Lessons from these experiences will be relevant in addressing policy concerns regarding emerging fields such as nanotechnology and new materials UN Millennium Project This article is based in part on sections of my forthcoming book, Taming the Gene: Biotechnology in the Global Economy. I am grateful to the Rockefeller Foundation for supporting its background research. I am also indebted to Catherine Verdier for securing many of the books cited in this article, and to Christe S.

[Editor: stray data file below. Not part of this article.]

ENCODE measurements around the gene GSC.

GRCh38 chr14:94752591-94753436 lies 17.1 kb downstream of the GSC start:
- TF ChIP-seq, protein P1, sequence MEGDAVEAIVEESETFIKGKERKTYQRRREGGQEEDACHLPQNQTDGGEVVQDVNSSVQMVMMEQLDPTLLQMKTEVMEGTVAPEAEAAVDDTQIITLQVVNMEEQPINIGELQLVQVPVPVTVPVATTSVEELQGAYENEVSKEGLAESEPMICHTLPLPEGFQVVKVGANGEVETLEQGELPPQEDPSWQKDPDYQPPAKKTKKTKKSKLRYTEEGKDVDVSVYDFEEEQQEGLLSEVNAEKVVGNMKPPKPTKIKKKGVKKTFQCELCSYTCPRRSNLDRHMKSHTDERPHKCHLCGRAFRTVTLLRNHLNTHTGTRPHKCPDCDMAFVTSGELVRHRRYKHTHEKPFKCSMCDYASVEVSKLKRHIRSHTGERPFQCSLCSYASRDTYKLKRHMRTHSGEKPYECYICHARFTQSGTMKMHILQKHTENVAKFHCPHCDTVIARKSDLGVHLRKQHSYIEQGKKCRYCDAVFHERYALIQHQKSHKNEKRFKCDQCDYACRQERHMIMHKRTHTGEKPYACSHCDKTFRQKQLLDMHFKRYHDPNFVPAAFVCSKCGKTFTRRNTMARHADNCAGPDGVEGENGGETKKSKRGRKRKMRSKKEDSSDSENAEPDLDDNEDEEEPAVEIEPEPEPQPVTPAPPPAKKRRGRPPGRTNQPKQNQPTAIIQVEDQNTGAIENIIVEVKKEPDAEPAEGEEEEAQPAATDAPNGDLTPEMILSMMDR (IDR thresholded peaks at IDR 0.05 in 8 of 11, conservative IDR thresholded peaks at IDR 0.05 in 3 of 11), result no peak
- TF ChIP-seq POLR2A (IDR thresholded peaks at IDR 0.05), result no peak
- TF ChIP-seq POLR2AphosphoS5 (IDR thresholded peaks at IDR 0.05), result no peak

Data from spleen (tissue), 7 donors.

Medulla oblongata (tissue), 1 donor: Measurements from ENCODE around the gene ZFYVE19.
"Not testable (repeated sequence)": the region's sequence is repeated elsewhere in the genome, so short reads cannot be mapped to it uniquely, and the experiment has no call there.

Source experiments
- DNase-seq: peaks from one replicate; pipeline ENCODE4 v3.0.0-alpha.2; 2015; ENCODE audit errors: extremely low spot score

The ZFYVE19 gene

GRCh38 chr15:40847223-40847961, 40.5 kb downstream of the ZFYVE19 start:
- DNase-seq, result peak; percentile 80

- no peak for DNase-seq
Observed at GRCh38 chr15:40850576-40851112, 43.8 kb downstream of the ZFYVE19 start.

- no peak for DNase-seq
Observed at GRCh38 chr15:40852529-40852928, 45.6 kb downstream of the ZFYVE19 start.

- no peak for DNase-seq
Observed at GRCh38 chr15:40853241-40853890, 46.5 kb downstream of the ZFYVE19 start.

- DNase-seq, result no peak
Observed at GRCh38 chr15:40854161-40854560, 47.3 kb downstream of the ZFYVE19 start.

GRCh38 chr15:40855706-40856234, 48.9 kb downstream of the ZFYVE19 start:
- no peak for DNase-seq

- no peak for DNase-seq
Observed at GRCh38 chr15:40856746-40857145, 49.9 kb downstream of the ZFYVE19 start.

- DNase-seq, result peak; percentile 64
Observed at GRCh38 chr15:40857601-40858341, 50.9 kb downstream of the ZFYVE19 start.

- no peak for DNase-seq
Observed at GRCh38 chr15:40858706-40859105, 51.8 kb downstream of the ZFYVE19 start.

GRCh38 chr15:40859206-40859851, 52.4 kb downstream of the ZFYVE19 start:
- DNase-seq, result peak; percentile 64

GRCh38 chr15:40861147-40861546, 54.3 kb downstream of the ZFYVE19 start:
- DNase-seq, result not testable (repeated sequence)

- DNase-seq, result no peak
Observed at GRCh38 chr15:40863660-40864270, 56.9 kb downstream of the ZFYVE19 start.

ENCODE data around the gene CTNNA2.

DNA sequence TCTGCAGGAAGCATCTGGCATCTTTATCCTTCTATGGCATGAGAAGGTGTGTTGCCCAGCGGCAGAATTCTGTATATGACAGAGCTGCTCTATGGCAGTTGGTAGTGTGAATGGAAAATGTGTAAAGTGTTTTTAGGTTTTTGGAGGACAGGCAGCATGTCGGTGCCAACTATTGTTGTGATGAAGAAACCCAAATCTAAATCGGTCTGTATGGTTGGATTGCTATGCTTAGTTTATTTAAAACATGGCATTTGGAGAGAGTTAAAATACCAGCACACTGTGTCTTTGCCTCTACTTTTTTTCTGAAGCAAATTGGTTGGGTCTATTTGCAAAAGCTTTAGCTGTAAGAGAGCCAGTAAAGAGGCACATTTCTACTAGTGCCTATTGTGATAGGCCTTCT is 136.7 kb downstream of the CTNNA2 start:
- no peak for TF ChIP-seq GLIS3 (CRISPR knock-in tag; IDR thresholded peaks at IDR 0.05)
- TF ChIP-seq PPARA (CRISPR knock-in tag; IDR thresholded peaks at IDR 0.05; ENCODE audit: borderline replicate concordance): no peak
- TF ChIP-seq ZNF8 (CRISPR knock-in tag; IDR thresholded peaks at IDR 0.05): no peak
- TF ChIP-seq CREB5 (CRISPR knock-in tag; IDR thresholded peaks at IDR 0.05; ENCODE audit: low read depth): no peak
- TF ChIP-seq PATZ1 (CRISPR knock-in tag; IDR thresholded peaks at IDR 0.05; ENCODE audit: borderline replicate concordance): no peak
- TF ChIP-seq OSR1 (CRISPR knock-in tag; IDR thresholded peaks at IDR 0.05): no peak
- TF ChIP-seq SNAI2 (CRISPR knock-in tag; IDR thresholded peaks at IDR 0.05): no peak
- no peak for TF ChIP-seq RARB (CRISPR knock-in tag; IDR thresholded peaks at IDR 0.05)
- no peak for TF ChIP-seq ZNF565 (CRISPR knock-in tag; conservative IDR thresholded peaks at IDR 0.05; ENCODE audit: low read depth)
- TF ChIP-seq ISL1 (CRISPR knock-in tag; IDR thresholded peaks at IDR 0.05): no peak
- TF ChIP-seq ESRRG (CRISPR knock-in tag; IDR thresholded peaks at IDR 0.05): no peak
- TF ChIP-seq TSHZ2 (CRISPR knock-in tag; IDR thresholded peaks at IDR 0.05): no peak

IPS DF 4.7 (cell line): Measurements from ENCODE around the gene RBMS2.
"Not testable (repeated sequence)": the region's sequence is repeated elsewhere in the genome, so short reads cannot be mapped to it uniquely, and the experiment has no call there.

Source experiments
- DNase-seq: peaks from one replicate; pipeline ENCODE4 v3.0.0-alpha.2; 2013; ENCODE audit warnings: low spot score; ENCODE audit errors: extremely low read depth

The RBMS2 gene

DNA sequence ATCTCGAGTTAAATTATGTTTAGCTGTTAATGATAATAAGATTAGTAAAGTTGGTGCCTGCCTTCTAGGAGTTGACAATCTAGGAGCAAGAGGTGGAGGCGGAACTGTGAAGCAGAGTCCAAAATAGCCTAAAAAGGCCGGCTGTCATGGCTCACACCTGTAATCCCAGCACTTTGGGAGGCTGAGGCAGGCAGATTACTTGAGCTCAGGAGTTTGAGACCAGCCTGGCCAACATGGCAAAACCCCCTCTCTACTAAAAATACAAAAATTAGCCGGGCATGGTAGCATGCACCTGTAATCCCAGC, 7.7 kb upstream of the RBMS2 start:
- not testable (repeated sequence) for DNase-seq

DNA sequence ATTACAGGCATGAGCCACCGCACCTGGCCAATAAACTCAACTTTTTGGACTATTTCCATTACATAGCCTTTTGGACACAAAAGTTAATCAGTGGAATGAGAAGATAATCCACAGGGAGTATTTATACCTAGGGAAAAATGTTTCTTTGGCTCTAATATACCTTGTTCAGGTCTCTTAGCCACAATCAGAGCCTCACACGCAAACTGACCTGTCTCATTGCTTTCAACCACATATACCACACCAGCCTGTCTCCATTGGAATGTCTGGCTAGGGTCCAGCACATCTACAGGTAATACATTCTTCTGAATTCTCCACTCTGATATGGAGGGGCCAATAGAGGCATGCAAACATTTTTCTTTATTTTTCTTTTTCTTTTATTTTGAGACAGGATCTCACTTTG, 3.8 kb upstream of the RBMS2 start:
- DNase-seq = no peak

Bruderlin, Andrea Haffter, and Brian Torpy for additional research assistance. Oxford University Press is a department of the University of Oxford. It furthers the University's objective of excellence in research, scholarship, and education by publishing worldwide. Sign In or Create an Account.